The MF Global fiasco. The mid-sized brokerage firm declared bankruptcy recently after a months-long battle with regulators who wanted to rein in risky trades on things such as volatile European debt. The firm and its once-influential CEO, Jon Corzine, apparently persuaded regulators to back off—then promptly ran out of money. The victims include some smart-money investors who should have known what they were doing, but also some farmers and food-industry businesses that used the firm to hedge against fluctuations in commodity prices. Fishy handling of some of the money in customer accounts—which is supposed to be protected—suggests a startling lack of accountability.
This comes, of course, on the heels of the worst financial meltdown since the Great Depression and a series of gargantuan taxpayer bailouts for the financial sector. The Dodd-Frank regulations passed in 2010 were meant to fix the problems that caused the crisis. Yet Wall Street and big-business groups like the U.S. Chamber of Commerce have complained vociferously about being shackled by the new rules, while seeking to water down the regulations through their Washington lobbyists. MF Global, apparently, was just an irrelevant outlier.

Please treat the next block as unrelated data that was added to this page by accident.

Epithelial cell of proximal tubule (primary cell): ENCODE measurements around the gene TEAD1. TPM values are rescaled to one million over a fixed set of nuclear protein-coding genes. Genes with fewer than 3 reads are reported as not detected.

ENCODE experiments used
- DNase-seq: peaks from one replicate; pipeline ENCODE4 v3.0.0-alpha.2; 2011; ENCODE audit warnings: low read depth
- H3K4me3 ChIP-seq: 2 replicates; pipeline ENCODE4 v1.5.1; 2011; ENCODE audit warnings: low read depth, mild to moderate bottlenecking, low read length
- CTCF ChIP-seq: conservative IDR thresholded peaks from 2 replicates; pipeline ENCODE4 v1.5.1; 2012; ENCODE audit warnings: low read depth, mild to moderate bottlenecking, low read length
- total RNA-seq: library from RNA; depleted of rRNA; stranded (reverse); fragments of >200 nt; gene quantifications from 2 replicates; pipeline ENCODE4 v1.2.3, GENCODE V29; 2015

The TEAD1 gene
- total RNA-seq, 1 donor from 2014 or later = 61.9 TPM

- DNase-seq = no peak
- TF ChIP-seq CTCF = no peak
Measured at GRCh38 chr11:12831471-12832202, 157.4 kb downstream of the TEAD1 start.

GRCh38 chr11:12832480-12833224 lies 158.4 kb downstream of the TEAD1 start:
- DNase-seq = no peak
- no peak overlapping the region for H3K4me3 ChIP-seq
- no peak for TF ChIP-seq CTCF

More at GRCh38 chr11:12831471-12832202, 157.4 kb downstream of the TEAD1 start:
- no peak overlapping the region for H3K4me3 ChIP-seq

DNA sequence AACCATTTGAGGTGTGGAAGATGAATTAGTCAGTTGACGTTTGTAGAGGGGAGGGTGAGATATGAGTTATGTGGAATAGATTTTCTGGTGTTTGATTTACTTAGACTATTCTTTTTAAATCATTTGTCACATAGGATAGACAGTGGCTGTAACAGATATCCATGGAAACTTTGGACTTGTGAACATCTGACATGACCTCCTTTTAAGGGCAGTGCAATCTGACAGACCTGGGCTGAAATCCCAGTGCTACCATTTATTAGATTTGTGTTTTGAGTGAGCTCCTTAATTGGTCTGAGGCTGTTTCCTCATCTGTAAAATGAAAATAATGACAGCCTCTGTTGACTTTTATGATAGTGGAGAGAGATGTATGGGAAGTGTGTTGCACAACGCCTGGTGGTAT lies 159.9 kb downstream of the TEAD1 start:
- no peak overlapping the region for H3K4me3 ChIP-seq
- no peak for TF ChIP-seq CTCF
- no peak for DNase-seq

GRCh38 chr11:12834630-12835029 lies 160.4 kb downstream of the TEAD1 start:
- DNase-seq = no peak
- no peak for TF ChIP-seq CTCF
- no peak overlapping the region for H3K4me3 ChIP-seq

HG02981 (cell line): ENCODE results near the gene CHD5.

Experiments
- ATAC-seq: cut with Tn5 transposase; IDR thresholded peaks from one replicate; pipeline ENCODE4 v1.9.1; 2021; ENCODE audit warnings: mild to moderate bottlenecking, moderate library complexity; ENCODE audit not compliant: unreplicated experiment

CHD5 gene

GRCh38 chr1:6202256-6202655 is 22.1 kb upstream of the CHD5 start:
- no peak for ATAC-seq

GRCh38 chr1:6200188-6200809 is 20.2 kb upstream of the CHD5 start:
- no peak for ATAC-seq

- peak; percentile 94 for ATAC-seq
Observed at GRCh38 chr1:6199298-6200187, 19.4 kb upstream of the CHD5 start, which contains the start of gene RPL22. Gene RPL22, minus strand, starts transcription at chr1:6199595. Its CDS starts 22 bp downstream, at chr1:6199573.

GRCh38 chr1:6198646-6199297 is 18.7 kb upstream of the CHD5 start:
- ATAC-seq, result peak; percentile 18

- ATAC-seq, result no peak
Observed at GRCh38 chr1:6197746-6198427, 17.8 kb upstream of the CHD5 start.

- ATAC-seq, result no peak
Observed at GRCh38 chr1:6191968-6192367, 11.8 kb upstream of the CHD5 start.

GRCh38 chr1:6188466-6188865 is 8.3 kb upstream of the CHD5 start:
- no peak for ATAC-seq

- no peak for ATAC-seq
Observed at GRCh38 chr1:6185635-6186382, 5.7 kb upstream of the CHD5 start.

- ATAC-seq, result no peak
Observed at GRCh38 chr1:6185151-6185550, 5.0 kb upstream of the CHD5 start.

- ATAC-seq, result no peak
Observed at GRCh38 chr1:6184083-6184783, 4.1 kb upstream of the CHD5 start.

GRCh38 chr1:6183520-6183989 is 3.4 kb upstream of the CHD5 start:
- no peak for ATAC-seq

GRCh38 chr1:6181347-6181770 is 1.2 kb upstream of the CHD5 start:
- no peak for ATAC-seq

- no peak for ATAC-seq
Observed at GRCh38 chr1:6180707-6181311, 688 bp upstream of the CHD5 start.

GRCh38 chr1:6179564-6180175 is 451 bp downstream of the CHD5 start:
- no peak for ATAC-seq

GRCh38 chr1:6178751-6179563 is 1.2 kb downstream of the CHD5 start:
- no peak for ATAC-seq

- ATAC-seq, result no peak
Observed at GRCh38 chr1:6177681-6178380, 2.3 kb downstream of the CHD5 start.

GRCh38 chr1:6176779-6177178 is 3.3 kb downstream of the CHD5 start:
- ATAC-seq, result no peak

Tax avoidance. Business leaders regularly kvetch about the U.S. corporate tax rate, which, at 35 percent, is in fact one of the highest in the developed world. But hardly any company pays taxes at that rate. A recent study by Citizens for Tax Justice found that after deductions and exemptions, the effective federal tax rate on 280 big companies between 2008 and 2010 was 18.5 percent—barely half the official rate. Some companies paid no tax, even though they were profitable. Most companies still fork over payroll taxes, plus various state or local levies. And it's hard to blame companies for taking advantage of tax loopholes that they're legally entitled to exploit. But the huge gap between the tax rate that's on the books and the one that applies in reality clearly contributes to perceptions of a rigged system that favors the rich and the well-connected.